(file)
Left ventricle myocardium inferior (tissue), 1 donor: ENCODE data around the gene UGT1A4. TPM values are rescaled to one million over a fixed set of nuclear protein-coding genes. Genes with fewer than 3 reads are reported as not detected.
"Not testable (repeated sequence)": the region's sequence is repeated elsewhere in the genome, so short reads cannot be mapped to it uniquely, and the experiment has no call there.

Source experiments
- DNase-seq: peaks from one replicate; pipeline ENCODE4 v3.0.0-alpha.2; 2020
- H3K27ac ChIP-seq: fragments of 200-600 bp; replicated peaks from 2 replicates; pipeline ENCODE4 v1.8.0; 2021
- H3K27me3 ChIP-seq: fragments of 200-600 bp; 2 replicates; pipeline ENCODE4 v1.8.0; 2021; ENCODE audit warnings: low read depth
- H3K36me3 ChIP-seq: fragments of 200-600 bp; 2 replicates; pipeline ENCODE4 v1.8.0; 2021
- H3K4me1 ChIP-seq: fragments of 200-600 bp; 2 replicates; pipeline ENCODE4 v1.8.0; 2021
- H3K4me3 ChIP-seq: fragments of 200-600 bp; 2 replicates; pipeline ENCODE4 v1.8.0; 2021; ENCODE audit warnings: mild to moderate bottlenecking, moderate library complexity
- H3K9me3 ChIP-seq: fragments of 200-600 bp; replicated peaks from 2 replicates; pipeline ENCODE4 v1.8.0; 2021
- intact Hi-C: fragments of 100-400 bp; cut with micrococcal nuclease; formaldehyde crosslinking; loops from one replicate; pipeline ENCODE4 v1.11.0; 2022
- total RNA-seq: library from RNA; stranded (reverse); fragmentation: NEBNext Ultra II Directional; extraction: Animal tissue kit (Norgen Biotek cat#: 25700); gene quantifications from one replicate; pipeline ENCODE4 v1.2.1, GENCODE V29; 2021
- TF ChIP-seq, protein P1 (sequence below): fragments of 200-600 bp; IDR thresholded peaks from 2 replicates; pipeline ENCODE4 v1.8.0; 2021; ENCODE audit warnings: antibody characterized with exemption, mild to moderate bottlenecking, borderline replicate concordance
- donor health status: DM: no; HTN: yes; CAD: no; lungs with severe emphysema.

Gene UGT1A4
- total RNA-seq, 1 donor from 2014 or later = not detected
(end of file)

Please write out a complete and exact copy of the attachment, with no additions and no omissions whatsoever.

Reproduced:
Left ventricle myocardium inferior (tissue), 1 donor: ENCODE data around the gene UGT1A4. TPM values are rescaled to one million over a fixed set of nuclear protein-coding genes. Genes with fewer than 3 reads are reported as not detected.
"Not testable (repeated sequence)": the region's sequence is repeated elsewhere in the genome, so short reads cannot be mapped to it uniquely, and the experiment has no call there.

Source experiments
- DNase-seq: peaks from one replicate; pipeline ENCODE4 v3.0.0-alpha.2; 2020
- H3K27ac ChIP-seq: fragments of 200-600 bp; replicated peaks from 2 replicates; pipeline ENCODE4 v1.8.0; 2021
- H3K27me3 ChIP-seq: fragments of 200-600 bp; 2 replicates; pipeline ENCODE4 v1.8.0; 2021; ENCODE audit warnings: low read depth
- H3K36me3 ChIP-seq: fragments of 200-600 bp; 2 replicates; pipeline ENCODE4 v1.8.0; 2021
- H3K4me1 ChIP-seq: fragments of 200-600 bp; 2 replicates; pipeline ENCODE4 v1.8.0; 2021
- H3K4me3 ChIP-seq: fragments of 200-600 bp; 2 replicates; pipeline ENCODE4 v1.8.0; 2021; ENCODE audit warnings: mild to moderate bottlenecking, moderate library complexity
- H3K9me3 ChIP-seq: fragments of 200-600 bp; replicated peaks from 2 replicates; pipeline ENCODE4 v1.8.0; 2021
- intact Hi-C: fragments of 100-400 bp; cut with micrococcal nuclease; formaldehyde crosslinking; loops from one replicate; pipeline ENCODE4 v1.11.0; 2022
- total RNA-seq: library from RNA; stranded (reverse); fragmentation: NEBNext Ultra II Directional; extraction: Animal tissue kit (Norgen Biotek cat#: 25700); gene quantifications from one replicate; pipeline ENCODE4 v1.2.1, GENCODE V29; 2021
- TF ChIP-seq, protein P1 (sequence below): fragments of 200-600 bp; IDR thresholded peaks from 2 replicates; pipeline ENCODE4 v1.8.0; 2021; ENCODE audit warnings: antibody characterized with exemption, mild to moderate bottlenecking, borderline replicate concordance
- donor health status: DM: no; HTN: yes; CAD: no; lungs with severe emphysema.

Gene UGT1A4
- total RNA-seq, 1 donor from 2014 or later = not detected